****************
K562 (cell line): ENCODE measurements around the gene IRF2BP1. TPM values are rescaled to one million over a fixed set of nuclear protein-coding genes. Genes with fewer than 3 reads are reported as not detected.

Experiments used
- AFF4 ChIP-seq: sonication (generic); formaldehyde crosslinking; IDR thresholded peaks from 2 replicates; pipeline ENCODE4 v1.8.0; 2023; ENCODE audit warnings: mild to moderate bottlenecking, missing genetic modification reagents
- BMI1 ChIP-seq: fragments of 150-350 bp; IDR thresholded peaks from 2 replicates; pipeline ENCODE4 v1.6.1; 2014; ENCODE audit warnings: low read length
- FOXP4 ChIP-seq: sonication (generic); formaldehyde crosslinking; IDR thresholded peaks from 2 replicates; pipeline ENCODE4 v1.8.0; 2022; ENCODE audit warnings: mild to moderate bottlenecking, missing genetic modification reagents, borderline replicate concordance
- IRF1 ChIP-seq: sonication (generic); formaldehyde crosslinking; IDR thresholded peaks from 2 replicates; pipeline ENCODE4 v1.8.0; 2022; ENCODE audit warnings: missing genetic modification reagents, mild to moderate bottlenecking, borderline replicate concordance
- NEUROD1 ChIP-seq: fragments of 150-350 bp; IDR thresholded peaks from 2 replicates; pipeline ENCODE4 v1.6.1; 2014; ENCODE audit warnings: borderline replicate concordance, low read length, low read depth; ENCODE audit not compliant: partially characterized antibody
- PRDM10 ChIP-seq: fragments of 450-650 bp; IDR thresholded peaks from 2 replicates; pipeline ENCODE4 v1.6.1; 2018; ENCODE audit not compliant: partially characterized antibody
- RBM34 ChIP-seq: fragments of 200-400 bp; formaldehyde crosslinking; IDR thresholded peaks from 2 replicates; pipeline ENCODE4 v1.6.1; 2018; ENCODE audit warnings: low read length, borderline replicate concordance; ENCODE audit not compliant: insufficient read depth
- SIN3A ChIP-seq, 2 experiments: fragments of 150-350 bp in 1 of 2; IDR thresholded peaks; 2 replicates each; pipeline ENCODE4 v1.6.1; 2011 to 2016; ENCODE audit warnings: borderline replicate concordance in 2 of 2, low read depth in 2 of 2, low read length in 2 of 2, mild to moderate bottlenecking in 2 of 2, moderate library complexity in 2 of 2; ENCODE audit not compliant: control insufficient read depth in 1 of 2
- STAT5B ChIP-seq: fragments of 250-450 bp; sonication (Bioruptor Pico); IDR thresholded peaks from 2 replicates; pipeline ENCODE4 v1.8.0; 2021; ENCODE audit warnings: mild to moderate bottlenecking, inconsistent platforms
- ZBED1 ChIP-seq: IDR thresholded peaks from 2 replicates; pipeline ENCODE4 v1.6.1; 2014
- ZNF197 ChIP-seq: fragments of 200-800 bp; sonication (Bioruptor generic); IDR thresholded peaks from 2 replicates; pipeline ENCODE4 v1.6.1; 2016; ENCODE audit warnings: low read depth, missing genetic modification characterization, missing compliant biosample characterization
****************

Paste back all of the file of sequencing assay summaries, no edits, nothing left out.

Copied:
K562 (cell line): ENCODE measurements around the gene IRF2BP1. TPM values are rescaled to one million over a fixed set of nuclear protein-coding genes. Genes with fewer than 3 reads are reported as not detected.

Experiments used
- AFF4 ChIP-seq: sonication (generic); formaldehyde crosslinking; IDR thresholded peaks from 2 replicates; pipeline ENCODE4 v1.8.0; 2023; ENCODE audit warnings: mild to moderate bottlenecking, missing genetic modification reagents
- BMI1 ChIP-seq: fragments of 150-350 bp; IDR thresholded peaks from 2 replicates; pipeline ENCODE4 v1.6.1; 2014; ENCODE audit warnings: low read length
- FOXP4 ChIP-seq: sonication (generic); formaldehyde crosslinking; IDR thresholded peaks from 2 replicates; pipeline ENCODE4 v1.8.0; 2022; ENCODE audit warnings: mild to moderate bottlenecking, missing genetic modification reagents, borderline replicate concordance
- IRF1 ChIP-seq: sonication (generic); formaldehyde crosslinking; IDR thresholded peaks from 2 replicates; pipeline ENCODE4 v1.8.0; 2022; ENCODE audit warnings: missing genetic modification reagents, mild to moderate bottlenecking, borderline replicate concordance
- NEUROD1 ChIP-seq: fragments of 150-350 bp; IDR thresholded peaks from 2 replicates; pipeline ENCODE4 v1.6.1; 2014; ENCODE audit warnings: borderline replicate concordance, low read length, low read depth; ENCODE audit not compliant: partially characterized antibody
- PRDM10 ChIP-seq: fragments of 450-650 bp; IDR thresholded peaks from 2 replicates; pipeline ENCODE4 v1.6.1; 2018; ENCODE audit not compliant: partially characterized antibody
- RBM34 ChIP-seq: fragments of 200-400 bp; formaldehyde crosslinking; IDR thresholded peaks from 2 replicates; pipeline ENCODE4 v1.6.1; 2018; ENCODE audit warnings: low read length, borderline replicate concordance; ENCODE audit not compliant: insufficient read depth
- SIN3A ChIP-seq, 2 experiments: fragments of 150-350 bp in 1 of 2; IDR thresholded peaks; 2 replicates each; pipeline ENCODE4 v1.6.1; 2011 to 2016; ENCODE audit warnings: borderline replicate concordance in 2 of 2, low read depth in 2 of 2, low read length in 2 of 2, mild to moderate bottlenecking in 2 of 2, moderate library complexity in 2 of 2; ENCODE audit not compliant: control insufficient read depth in 1 of 2
- STAT5B ChIP-seq: fragments of 250-450 bp; sonication (Bioruptor Pico); IDR thresholded peaks from 2 replicates; pipeline ENCODE4 v1.8.0; 2021; ENCODE audit warnings: mild to moderate bottlenecking, inconsistent platforms
- ZBED1 ChIP-seq: IDR thresholded peaks from 2 replicates; pipeline ENCODE4 v1.6.1; 2014
- ZNF197 ChIP-seq: fragments of 200-800 bp; sonication (Bioruptor generic); IDR thresholded peaks from 2 replicates; pipeline ENCODE4 v1.6.1; 2016; ENCODE audit warnings: low read depth, missing genetic modification characterization, missing compliant biosample characterization